Omakase

Wednesday, November 29, 2006

Return of Hillarycare?

From Cato, a timely reminder of Hillary Clinton's previous take on healthcare. (Remember that she chaired a commission, along with Ira Magaziner, to remake the US healthcare system during her husband's first term?)

Here's the impartial Wikipedia description of the Clinton effort.

Cato reminds us that Hillary's plan was, in a word, communist, with firm state ownership of healthcare delivery (through comprehensive rules and price controls) and control over every aspect of care, to the point that patients could be fined for deviating from the plan.

At the time, the opposition said that the Clinton plan was akin to letting the Post Office deliver healthcare, but I think the Cato author is right - it's like putting FEMA in charge of health care delivery.

I hope that Clinton's health care ideas have moderated over time, but even if so, I would guess that this is more a factor of sagely centrist advisors than an old dog learning a new trick.
We'll see with the next Congress. In some ways, this could be a positive, as with Congress under the control of the Democrats, there's no reason not to submit the party's best health care reform ideas, thus exposing them prior to the '08 Presidential election.

Tuesday, November 28, 2006

The Passion For Greatness

Great article reinforcing the notion that greatness in any area is driven by passion. Specifically, 5 recommendations are given to elevate your efforts:

1) Approach each critical task with an explicit goal of getting much better at it. The example, in golf, is not to just hit golf balls for an hour, but specifically focus on landing 80% of the balls within 20 feet of the pin with your 8 iron. This focused effort is what researchers call “Deliberate Practice”. Practicing with a specific goal of getting better leads to longer retention and a deeper interpretation.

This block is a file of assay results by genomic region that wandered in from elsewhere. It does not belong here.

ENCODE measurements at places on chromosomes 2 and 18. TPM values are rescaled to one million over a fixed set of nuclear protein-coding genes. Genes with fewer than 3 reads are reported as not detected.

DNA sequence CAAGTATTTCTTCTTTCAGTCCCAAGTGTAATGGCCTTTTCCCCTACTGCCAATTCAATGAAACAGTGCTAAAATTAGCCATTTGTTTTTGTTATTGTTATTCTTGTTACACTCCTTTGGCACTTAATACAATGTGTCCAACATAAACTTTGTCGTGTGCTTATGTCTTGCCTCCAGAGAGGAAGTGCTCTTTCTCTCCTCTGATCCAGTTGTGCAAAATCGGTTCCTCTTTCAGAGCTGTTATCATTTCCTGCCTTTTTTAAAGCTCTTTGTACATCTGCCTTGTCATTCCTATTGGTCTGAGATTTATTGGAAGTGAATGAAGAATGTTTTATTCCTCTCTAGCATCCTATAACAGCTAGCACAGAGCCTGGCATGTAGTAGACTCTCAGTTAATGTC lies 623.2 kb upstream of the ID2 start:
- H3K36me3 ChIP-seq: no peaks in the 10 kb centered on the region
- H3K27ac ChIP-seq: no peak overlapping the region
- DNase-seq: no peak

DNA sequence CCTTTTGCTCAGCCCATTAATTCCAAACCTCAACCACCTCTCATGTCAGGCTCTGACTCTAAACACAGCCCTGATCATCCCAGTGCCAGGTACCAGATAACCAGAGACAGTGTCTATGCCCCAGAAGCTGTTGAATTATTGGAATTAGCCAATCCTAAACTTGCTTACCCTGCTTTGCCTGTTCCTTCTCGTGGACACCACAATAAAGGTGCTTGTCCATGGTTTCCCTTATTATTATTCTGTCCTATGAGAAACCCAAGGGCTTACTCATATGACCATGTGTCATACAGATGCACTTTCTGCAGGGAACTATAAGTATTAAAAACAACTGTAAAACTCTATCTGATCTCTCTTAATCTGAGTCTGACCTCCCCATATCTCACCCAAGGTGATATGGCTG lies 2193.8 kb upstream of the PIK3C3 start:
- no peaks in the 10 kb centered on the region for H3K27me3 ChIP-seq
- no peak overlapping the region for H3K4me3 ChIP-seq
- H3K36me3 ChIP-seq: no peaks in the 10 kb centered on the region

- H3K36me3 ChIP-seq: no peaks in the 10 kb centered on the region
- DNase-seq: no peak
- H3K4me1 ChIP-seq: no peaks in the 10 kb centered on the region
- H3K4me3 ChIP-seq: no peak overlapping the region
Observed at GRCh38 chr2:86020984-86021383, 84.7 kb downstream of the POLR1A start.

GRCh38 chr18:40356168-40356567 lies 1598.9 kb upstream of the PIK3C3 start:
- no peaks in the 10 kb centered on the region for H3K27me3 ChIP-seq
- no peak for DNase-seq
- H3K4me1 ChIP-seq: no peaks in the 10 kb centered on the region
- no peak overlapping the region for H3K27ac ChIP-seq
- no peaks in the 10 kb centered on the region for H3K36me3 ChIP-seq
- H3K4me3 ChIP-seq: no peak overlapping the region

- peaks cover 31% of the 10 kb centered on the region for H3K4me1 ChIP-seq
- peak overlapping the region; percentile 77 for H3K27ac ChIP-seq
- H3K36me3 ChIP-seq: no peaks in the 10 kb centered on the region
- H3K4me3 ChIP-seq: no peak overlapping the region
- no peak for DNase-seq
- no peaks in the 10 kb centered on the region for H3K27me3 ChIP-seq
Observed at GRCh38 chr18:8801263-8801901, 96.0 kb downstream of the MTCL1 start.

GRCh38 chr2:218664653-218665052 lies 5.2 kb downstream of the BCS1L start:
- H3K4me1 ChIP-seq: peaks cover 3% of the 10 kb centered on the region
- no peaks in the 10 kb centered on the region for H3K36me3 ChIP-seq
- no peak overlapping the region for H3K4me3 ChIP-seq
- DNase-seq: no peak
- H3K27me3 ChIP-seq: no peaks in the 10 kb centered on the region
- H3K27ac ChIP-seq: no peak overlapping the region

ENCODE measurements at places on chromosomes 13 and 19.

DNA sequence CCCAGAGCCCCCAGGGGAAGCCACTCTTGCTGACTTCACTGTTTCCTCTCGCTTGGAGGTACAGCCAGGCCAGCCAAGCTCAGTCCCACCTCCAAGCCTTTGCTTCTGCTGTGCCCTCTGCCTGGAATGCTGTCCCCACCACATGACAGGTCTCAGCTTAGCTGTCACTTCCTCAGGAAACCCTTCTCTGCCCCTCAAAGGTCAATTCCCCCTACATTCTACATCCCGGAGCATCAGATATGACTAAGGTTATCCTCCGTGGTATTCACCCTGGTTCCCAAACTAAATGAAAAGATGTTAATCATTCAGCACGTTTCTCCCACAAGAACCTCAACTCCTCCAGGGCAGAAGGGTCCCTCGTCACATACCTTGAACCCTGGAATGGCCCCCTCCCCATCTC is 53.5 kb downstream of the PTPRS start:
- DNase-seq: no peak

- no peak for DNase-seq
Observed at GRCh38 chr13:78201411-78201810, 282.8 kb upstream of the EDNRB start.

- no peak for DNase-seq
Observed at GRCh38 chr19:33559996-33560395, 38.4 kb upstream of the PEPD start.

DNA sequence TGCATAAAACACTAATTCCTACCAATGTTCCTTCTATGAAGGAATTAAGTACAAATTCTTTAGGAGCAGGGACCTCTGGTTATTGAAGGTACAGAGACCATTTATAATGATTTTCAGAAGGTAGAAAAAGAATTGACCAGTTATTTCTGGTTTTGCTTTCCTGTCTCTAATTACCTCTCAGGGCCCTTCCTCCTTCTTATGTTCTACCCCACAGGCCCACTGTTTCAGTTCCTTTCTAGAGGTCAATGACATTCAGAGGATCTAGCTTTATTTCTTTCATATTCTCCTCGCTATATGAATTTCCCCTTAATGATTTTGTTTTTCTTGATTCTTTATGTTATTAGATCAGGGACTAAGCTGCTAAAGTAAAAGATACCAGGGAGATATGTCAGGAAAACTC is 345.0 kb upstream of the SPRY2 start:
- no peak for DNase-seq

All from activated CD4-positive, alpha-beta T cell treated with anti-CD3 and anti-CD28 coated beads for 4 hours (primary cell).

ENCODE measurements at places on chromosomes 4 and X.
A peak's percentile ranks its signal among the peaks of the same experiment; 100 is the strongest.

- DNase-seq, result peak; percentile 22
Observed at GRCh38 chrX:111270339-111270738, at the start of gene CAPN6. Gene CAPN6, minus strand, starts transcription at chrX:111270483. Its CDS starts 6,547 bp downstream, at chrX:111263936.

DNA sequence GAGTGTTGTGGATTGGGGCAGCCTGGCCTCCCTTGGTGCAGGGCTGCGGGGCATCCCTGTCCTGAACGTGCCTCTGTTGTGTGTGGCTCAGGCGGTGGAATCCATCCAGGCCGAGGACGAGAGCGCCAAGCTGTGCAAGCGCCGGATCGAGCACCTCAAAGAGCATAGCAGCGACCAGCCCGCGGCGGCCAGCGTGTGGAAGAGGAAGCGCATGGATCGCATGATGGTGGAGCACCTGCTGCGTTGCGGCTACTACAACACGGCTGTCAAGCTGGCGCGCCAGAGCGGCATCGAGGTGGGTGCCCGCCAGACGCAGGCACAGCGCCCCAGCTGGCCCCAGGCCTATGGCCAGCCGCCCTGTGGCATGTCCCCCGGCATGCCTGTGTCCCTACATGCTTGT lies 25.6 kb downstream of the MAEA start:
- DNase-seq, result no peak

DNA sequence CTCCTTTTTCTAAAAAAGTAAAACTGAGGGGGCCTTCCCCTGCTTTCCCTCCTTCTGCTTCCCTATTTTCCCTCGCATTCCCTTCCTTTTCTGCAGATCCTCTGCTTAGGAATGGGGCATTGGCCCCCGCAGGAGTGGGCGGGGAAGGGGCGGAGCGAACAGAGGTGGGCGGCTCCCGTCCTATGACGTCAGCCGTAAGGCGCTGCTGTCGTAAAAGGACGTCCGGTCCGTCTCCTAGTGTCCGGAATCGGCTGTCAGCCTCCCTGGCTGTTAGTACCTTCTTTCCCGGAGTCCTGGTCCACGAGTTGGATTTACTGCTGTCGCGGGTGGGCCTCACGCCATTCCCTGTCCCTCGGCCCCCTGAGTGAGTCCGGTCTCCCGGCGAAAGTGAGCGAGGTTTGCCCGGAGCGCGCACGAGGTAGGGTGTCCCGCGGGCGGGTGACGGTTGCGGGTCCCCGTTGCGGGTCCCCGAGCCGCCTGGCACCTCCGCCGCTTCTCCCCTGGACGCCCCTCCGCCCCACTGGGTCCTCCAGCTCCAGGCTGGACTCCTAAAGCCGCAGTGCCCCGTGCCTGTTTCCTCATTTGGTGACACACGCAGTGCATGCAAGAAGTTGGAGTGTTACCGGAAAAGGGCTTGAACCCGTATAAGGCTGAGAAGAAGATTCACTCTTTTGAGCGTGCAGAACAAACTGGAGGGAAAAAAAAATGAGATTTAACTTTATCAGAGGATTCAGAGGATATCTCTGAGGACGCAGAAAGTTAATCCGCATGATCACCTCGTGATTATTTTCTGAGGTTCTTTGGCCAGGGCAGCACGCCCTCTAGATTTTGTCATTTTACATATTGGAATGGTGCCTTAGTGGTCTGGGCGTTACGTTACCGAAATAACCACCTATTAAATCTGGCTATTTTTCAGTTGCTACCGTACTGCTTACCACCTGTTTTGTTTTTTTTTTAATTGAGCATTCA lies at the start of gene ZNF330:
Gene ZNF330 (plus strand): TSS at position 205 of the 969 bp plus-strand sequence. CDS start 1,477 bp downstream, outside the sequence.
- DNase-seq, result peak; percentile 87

2) As you do the task, focus on what’s happening and why you’re doing it the way you are. Be aware of what you are doing. When you tune out and execute on auto-pilot, your neural pathways don't form with the same energy or vigor as when you are focused and present.
3) After the task, get feedback on your performance from multiple sources/angles. Make changes in your behavior as necessary. Most people avoid criticism and don't seek feedback. Without direction and assessment, you “don’t get any better, and you stop caring.”
4) Continually build mental models of your situation – your industry, your company, your career. Enlarge the model to encompass more factors. Create pictures of “how the elements fit together and influence one another.” Grove, Gates, Rockefeller all had maps of their industries. Napoleon would identify and track the key elements from the battlefield in his mind.
5) Do those steps regularly, not sporadically. Occasional practice does not work. Consistent practice is key or entropy sets in. Hogan used to say that if he missed a day or two of range practice, he would be set back a week.

Monday, November 27, 2006

The Ultimate Souvenir

Here's another article about picking up your car in Europe. (European Delivery Programs.)

I'm less than 2 weeks away from picking up a Saab in Sweden, and can confirm the savings represented in the article. (About 14% off sticker, after taxes, so the savings may be understated, and that doesn't include the $2,000 contribution by Saab to the cost of the trip, of which a small amount might stay in my pocket.)

The bonuses are that

-I'll also get to drive my car on the Autobahn, one of the things on my "100 things to do in life" list.
-I ordered a completely custom car - none of the "it's everything you want except the color" conondrums.
-I didn't have to negotiate off of sticker, which you typically have to do for a convertible, and would certainly have to do for a custom convertible.

Link to Saab European Delivery Program

Thursday, November 16, 2006

Milton Friedman has passed away....

"The only way that has ever been discovered to have a lot of people cooperate together voluntarily is through the free market. And that's why it's so essential to preserving individual freedom." ~ Milton Friedman

"He was truly a revolutionary thinker. People do not realize how revolutionary because so many of his ideas that were thought to be crazy when he suggested them eventually came to be seen as obvious: school choice, a volunteer army, etc." -Steven Leavitt, author of Freakonomics